Wednesday, September 23, 2009

Music box

I retrieved a small package from my mailbox last Saturday, which was my birthday. No matter what I was about to find in that package, I was happy to see it, because it came from Noah in New Haven. The more stories I hear from parishioners about their family relationships (and their brokenness), the more I'm amazed at the blessings given to me through my family. Why should I be so fortunate, while others are not?

Inside the package was a golden music box, only 3 inches wide and 1 inch tall, that plays Simon & Garfunkel's "Sounds of Silence." The music box came from the Haus der Musik in Vienna, where Noah spent several days in August. This music puts me in touch with my formative years, prior to college, when I was overwhelmed by experiencing God through music. I say to this day that music put me most directly in my path toward priesthood, and I believe it will keep doing so. Receiving a gift from as far away as Vienna from a son I don't see nearly enough but am so grateful to have, I can only give thanks and praise to the God who puts up with me and with all of humans who try one another's (and God's) patience often -- yet, we surprise one another with wondrous gifts.


Blogger Castanea_d said...

Years ago, I was part of a conversation with some teenage choristers. One of them said something akin to what you said: "Why should I be so fortunate, while others are not?"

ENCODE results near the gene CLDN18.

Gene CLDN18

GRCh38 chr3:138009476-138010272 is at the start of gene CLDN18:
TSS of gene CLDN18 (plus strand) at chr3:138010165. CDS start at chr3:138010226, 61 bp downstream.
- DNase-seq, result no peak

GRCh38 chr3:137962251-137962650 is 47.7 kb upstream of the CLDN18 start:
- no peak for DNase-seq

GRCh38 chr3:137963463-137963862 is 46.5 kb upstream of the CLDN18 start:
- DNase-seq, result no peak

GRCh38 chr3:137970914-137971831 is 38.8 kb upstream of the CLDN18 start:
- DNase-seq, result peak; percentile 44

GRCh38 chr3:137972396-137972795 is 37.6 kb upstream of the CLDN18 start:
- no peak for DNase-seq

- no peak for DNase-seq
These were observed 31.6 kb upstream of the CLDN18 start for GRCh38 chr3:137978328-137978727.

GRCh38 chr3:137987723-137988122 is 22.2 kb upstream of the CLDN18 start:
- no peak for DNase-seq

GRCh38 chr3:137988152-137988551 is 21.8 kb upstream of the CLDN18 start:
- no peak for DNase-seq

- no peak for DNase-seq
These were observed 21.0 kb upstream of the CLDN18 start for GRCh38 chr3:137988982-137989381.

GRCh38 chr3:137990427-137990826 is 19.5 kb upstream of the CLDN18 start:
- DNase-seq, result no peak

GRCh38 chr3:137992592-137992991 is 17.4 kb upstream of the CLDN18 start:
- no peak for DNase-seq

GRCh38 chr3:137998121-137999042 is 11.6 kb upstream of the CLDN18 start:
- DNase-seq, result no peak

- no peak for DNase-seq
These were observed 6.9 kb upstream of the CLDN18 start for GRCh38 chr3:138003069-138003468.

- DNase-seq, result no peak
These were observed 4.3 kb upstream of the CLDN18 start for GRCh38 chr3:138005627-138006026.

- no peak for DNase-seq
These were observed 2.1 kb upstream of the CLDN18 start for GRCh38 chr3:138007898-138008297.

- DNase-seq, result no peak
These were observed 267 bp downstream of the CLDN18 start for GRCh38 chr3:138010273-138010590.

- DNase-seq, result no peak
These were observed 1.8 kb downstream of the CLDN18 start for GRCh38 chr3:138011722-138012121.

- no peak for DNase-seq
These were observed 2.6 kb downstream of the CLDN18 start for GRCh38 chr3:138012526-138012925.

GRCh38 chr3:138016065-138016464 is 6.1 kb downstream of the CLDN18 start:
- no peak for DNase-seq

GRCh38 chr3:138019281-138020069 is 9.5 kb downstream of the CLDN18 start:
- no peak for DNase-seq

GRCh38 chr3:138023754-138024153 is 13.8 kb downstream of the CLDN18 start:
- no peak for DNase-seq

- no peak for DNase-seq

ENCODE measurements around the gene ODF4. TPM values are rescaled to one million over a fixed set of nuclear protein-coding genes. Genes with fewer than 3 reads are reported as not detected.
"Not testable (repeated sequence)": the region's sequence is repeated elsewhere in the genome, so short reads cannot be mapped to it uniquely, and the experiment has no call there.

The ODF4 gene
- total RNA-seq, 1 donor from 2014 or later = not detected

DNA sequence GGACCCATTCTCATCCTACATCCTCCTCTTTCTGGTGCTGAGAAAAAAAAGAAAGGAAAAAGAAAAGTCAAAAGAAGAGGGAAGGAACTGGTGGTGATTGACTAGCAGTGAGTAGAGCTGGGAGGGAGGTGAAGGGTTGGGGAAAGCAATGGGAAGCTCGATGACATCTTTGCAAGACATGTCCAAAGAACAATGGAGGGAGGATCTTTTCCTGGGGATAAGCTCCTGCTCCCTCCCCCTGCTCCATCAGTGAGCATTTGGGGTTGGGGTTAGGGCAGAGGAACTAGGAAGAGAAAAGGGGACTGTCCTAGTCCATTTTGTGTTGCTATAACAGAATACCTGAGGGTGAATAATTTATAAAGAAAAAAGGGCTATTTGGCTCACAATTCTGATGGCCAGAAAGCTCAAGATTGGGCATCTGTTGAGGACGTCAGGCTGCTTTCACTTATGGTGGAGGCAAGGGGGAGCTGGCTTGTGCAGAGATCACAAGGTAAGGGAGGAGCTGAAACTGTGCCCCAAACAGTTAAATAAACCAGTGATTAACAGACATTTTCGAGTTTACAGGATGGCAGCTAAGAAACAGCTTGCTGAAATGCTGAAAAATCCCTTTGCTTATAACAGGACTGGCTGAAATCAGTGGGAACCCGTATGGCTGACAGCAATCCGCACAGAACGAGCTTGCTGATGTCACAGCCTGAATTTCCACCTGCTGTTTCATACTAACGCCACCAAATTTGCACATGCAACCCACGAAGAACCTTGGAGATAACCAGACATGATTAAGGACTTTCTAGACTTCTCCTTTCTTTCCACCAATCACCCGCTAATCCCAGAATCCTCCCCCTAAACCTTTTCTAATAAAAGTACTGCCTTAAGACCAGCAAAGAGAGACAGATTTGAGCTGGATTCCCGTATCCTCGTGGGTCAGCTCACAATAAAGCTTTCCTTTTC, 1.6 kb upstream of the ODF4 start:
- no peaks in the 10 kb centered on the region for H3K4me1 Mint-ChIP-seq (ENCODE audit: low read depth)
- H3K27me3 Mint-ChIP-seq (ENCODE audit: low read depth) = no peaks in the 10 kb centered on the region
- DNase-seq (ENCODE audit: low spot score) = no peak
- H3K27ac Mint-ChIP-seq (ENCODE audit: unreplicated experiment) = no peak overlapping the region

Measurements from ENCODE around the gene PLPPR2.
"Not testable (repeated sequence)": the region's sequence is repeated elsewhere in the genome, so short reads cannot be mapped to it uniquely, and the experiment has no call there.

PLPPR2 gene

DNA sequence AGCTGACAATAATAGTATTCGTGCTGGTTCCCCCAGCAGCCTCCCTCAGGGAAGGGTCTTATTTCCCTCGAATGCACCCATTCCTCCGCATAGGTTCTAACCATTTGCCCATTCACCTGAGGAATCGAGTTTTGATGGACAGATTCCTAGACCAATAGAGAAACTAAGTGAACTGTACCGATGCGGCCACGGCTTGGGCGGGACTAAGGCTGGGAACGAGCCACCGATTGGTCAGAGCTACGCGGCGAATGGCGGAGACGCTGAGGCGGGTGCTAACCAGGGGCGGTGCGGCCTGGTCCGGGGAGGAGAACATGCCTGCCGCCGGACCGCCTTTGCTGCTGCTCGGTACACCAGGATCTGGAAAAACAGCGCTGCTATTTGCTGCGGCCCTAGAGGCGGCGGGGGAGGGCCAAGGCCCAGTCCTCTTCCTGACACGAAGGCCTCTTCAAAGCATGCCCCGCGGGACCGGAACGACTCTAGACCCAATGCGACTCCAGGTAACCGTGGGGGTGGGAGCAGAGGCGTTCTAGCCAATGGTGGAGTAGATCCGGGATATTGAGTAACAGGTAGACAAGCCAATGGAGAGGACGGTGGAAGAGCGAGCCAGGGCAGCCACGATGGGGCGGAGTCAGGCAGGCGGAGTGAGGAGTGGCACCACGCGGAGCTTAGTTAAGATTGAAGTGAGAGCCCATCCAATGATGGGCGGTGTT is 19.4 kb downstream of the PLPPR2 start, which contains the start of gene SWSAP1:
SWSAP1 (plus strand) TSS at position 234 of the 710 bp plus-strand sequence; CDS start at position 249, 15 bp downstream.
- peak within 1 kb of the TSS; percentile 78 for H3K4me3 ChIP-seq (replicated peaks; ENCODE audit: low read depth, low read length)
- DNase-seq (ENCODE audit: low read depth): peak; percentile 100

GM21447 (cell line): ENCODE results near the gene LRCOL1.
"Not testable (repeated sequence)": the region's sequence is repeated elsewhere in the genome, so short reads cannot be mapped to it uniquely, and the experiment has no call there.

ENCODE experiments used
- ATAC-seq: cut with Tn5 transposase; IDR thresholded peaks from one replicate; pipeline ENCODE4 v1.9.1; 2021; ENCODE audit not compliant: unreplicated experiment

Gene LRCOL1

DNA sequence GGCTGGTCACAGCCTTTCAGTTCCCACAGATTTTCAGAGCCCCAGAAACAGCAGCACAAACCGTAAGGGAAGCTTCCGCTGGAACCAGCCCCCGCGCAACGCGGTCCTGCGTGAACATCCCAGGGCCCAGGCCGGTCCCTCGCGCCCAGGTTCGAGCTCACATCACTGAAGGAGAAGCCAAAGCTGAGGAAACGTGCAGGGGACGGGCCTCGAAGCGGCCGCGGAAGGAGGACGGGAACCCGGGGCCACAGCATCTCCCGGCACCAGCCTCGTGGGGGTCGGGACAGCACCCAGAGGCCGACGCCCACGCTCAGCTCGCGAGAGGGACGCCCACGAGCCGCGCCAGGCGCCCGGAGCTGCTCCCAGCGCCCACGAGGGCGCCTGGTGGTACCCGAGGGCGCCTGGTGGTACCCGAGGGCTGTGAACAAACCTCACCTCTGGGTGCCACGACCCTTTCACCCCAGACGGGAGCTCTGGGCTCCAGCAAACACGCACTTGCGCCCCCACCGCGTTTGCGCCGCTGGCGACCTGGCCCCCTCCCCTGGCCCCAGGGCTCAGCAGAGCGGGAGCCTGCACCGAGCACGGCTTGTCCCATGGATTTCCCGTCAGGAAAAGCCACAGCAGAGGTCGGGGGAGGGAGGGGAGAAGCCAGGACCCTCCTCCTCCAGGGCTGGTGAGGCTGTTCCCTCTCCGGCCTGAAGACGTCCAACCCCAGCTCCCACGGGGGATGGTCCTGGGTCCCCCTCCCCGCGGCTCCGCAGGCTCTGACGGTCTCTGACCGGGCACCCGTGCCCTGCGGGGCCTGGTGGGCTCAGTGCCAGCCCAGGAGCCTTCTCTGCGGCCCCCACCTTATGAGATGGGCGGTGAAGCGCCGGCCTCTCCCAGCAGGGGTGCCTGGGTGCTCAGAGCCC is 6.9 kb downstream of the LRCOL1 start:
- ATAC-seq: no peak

A good answer, which occurred to me only later, is in the General Thanksgiving of the Daily Offices:

After giving thanks for "all the blessings of this life" and much more, we pray:
". . . and that we show forth thy praise, not only with our lips, but in our lives, by giving up our selves to thy service, and by walking before thee in holiness and righteousness all our days. . ."

Like you, I am blessed with a multitude of blessings, of family, friends, and much more -- to say nothing of God's "inestimable love." The only proper response is "giving up our selves to [his] service."

Another practice I try to observe, in light of these blessings, is my "breath prayer," which for some years has been "Deo gracias." I tried the Jesus Prayer for a month or so, and decided that, worthy as it is, it was not quite what I wanted to pray "without ceasing." But "Deo gracias" is; I am entirely content to pray this at all times. Even saying it with every breath for a lifetime is not enough. As G. Herbert says:

"E'en eternity's too short
To extol Thee."

I wish I could say that I am constant with this prayer; I am not. I fall out of it and try again, repeatedly.

You know how I feel about music, so I won't speak of that, except to say that for me as well as you, music has put me on the path, and serves to keep me there.

The music box sounds beautiful. Noah is to be blessed for finding such a gift for you. You and your husband are blessed to have such a son as he is.

7:43 AM  

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